Properties Needed for the Enzymes of an Interconvertible Cascade to Generate a Highly Sensitive Response

  • María Luz Cárdenas
  • Athel Cornish-Bowden
Part of the NATO ASI Series book series (NSSA, volume 190)


One of the important problems in biology is how to produce a sufficiently sensitive response to a signal. An essential point in metabolic control is thus the sensitivity in the response of a pathway to an effector. Consequently the understanding of the mechanisms that allow a high degree of sensitivity should constitute a major goal of any theory of metabolic control. Cooperativity in the response of an enzyme to an effector is undoubtedly an important mechanism, but it appears insufficient as the degree of cooperativity of enzymes is never very high (Hill coefficients less than 4 in nearly all cases). Thus even an effector that acts on a step with a flux control coefficient close to unity would only be able to switch on and off the pathway flux (say between 10% and 90% of full activity) if its concentration increases at least three-fold. Even a Hill coefficient as high as 6, rarely seen in nature, would only lower this ratio to two-fold. Furthermore, as flux control coefficients in reality are usually less than unity, the sensitivity of the pathway to the effector is decreased accordingly.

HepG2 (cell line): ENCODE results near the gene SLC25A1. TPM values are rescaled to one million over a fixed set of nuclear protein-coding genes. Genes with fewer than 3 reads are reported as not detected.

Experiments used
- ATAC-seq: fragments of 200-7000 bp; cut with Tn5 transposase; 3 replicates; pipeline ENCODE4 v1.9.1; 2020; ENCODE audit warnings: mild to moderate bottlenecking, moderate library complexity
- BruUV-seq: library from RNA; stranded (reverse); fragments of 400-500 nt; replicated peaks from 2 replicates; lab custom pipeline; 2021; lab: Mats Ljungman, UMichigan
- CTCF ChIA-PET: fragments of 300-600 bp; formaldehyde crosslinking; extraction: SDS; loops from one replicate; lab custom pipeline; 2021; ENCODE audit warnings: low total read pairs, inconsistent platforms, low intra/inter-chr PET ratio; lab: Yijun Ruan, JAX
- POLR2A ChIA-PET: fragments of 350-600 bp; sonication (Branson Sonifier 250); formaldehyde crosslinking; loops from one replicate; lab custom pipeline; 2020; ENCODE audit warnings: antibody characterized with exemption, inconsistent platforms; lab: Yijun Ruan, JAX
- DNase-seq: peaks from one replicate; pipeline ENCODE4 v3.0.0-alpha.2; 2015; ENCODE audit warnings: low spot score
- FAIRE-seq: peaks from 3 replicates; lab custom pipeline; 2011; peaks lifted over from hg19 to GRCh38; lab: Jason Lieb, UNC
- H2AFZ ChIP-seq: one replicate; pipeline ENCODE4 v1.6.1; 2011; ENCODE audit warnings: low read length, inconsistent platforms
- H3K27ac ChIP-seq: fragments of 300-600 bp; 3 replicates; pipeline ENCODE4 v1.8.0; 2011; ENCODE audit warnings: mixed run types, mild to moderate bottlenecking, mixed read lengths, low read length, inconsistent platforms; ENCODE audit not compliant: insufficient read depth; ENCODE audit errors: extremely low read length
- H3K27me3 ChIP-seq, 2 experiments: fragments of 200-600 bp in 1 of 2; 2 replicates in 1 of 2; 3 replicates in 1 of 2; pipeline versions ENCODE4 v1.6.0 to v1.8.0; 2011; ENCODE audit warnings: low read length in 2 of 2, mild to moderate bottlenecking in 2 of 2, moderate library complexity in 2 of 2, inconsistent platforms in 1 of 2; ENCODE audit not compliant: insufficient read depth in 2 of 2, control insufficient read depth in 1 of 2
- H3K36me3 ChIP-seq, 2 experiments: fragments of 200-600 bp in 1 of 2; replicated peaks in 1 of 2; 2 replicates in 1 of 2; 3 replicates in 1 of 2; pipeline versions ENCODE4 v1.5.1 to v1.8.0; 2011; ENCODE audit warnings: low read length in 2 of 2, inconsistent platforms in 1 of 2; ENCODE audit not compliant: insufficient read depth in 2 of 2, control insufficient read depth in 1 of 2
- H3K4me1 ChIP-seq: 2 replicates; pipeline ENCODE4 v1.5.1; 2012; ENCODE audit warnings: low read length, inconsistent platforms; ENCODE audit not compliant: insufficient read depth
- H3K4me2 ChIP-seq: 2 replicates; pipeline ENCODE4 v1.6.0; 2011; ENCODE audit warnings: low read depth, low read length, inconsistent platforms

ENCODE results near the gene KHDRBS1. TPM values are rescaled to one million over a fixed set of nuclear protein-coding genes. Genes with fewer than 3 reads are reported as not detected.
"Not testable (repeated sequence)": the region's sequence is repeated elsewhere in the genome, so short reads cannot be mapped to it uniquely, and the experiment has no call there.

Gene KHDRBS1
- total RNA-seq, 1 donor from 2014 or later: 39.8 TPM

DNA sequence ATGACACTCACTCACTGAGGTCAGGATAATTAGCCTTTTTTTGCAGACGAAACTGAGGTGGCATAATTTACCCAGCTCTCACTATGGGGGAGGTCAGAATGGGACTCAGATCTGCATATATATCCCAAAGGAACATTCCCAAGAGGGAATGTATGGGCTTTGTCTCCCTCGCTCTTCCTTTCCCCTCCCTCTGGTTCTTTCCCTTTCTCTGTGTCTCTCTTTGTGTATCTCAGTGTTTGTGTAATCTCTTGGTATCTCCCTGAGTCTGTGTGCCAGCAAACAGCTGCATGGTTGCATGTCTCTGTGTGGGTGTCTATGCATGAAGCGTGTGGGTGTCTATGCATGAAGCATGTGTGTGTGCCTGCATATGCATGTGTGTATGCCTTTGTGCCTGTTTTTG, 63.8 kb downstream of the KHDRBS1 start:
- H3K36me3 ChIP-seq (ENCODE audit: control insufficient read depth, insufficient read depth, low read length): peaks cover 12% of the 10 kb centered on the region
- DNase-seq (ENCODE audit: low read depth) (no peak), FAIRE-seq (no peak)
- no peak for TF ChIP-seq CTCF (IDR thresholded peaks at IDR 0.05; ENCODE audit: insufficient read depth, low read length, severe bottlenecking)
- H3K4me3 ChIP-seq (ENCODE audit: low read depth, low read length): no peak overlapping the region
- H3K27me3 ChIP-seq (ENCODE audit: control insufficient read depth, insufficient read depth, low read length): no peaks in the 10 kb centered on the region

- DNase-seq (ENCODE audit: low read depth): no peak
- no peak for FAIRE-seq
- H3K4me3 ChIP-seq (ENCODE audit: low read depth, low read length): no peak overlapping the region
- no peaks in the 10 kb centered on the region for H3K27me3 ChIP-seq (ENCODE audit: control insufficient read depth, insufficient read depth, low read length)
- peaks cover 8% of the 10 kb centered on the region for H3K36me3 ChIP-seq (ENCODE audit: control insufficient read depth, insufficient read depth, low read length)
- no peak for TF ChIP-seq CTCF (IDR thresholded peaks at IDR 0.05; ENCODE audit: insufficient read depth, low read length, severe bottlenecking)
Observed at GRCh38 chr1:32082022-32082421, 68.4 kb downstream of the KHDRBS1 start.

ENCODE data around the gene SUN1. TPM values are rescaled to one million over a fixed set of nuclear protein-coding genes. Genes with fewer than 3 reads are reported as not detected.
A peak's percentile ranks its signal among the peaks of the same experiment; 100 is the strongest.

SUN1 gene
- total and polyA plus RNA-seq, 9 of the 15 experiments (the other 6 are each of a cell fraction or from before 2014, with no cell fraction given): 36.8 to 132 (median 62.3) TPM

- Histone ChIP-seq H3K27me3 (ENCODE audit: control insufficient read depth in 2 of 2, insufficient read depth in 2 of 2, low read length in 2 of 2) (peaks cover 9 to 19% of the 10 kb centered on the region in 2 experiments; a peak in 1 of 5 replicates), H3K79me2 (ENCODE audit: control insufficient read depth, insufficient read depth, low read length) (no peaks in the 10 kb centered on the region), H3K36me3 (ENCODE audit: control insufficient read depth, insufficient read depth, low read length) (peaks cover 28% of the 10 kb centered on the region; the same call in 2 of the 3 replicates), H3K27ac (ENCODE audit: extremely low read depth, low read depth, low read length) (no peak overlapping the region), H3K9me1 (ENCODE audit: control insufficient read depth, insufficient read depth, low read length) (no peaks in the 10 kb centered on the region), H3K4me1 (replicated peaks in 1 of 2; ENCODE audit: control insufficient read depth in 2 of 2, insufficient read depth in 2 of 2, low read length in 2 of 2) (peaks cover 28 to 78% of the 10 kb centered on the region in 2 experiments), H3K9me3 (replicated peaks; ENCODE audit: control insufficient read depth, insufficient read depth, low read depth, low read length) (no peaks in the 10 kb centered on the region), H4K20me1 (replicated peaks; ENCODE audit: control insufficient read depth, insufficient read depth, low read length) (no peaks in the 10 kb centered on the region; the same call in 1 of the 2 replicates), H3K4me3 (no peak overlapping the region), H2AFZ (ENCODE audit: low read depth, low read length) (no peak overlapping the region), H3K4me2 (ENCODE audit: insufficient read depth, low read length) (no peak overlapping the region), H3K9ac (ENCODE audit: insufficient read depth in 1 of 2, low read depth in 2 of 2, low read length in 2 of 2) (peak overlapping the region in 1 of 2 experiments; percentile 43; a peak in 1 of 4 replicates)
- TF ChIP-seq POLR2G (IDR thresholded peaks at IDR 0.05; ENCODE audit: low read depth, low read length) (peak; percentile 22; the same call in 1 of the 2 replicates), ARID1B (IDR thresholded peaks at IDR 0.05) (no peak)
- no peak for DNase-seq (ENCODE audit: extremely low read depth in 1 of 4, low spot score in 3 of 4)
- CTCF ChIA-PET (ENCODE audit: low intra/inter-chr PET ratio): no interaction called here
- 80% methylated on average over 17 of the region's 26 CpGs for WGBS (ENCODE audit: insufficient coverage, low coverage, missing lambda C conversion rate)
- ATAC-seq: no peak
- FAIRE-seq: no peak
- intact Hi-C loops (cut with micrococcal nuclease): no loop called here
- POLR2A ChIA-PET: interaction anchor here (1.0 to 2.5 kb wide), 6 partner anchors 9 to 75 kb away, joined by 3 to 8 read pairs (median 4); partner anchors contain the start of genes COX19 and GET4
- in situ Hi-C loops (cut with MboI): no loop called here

Protein Phosphatase Myosin Light Chain Okadaic Acid Inhibition Constant Hill Coefficient 
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Copyright information

© Springer Science+Business Media New York 1990

Authors and Affiliations

  • María Luz Cárdenas
    • 1
  • Athel Cornish-Bowden
    • 1
  1. 1.Centre de Biochimie et de Biologie MoléculaireCentre National de la Recherche ScientifiqueMarseilleFrance

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